MANILA, Philippines?How to deal with a juvenile offense that becomes a criminal matter but which involves minors on both sides?
No incident of cyber-bullying?or the use of the new digital technologies by a child or a teen to torment, threaten, harass or otherwise target another child or teen?has yet been reported in the Philippines.
But Sen. Miriam Defensor-Santiago isn?t taking any chances. She has filed a bill requiring schools to come up with concrete policies to address bullying, including incidents committed through the use of the Internet, interactive and digital technologies or mobile phones.
New form of bullying
?A new form of bullying is fast emerging with the advancements of technology,? Santiago wrote in the explanatory note to her Senate Bill No. 2677, or the proposed Anti-Bullying School Policy Act.
The Santiago bill defines cyber-bullying as an offense committed ?through electronic devices such as, but not limited to, texting, instant messaging, chatting, Internet and social networking websites.?
In other countries, children have killed each other and committed suicide after having been involved in a cyber-bullying incident.
In the United States, a 13-year-old girl hanged herself after getting harassing e-mails, while a male student killed himself after a schoolmate posted online a footage of his liaison with another man.
What Santiago wants is for schools to get involved by addressing cyber-bullying and disciplining the student for cyber-bullying actions.
?Cyber-bullying happens in a realm where state power is weak and where very few laws are passed for regulation,? the senator said.
?When there is institutional recognition of this power imbalance among students, there will be more and better venues to address incidents of bullying,? she added.
?A direct correlation with the reduction of bullying incidents is the increase in awareness and concern among school administrators of these incidents, and the positive action of providing venues for parents, faculty and school officials to report such incidents to authorities,? Santiago said.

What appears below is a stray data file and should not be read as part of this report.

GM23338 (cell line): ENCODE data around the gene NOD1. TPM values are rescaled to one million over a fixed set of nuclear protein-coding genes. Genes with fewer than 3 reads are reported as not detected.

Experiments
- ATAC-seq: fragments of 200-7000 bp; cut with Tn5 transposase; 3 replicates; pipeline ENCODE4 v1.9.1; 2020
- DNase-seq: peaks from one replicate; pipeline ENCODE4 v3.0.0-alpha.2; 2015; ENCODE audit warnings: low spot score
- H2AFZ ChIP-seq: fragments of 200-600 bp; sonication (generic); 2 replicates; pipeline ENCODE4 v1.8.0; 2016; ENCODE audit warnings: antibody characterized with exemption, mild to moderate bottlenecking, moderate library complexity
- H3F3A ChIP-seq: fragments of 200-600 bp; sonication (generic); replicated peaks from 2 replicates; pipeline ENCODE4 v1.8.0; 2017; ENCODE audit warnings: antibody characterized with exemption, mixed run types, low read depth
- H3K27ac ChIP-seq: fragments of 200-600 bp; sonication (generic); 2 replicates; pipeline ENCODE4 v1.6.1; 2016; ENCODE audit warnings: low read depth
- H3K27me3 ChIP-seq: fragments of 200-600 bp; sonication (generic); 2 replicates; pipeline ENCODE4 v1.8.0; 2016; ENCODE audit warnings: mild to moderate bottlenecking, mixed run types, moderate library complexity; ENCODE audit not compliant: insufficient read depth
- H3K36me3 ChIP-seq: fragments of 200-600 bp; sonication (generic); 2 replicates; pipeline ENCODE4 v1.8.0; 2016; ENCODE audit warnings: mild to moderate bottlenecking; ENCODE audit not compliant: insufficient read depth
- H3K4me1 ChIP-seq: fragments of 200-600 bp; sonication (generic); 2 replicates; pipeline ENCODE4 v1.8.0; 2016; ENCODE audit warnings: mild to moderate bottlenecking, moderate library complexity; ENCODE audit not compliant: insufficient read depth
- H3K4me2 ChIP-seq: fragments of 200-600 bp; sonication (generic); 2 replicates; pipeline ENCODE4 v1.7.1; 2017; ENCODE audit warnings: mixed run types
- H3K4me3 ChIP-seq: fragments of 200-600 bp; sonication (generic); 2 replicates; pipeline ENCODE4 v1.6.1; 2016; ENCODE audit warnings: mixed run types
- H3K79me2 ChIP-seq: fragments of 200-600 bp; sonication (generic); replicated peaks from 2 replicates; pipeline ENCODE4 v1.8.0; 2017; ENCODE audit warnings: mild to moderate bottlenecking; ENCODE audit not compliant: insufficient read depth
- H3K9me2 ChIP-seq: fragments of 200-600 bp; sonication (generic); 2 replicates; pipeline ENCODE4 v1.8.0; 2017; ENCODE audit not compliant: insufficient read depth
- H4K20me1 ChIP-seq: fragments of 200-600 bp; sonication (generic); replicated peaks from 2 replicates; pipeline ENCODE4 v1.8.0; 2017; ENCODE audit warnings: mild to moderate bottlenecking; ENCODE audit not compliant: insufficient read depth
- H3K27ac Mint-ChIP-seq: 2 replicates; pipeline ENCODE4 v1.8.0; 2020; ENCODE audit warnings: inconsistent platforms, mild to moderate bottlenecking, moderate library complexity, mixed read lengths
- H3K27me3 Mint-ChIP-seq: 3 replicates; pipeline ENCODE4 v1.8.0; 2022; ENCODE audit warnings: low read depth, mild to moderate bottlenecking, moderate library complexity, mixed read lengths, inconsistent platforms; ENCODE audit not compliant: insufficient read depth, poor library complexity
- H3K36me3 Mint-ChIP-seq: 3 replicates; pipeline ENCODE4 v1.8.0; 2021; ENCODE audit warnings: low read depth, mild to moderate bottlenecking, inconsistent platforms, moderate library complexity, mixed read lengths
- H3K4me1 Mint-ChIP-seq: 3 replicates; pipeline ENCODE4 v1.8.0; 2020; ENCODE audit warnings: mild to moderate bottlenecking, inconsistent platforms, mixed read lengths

The proposed measure requires the creation of school policies that would provide a ?process for addressing incidents of bullying,? allow ?anonymous reporting? and parents and guardians to file written complaints, and teachers and other school employees to report cases to the school administration.
Keep a record
The bill would also want schools to keep a record of ?relevant information and statistics on acts of bullying? so long as the names of bullies would be made available only to school administrators, teachers and parents or guardians of victims.
Within six months after the enactment of the proposal, schools will be required to submit their proposed policies to the Department of Education, Commission on Higher Education or the Technical Education and Skills Development Authority.
These three agencies will impose sanctions on schools that fail to comply with the anticyber-bullying measure.
?The quest for equality among persons and the advancement of human rights start from basic education, where children learn the values of cura personalis [the Jesuit principle of caring for the whole person] and being men and women for others from their teachers and apply what they?ve learned to their classmates and friends,? Santiago said.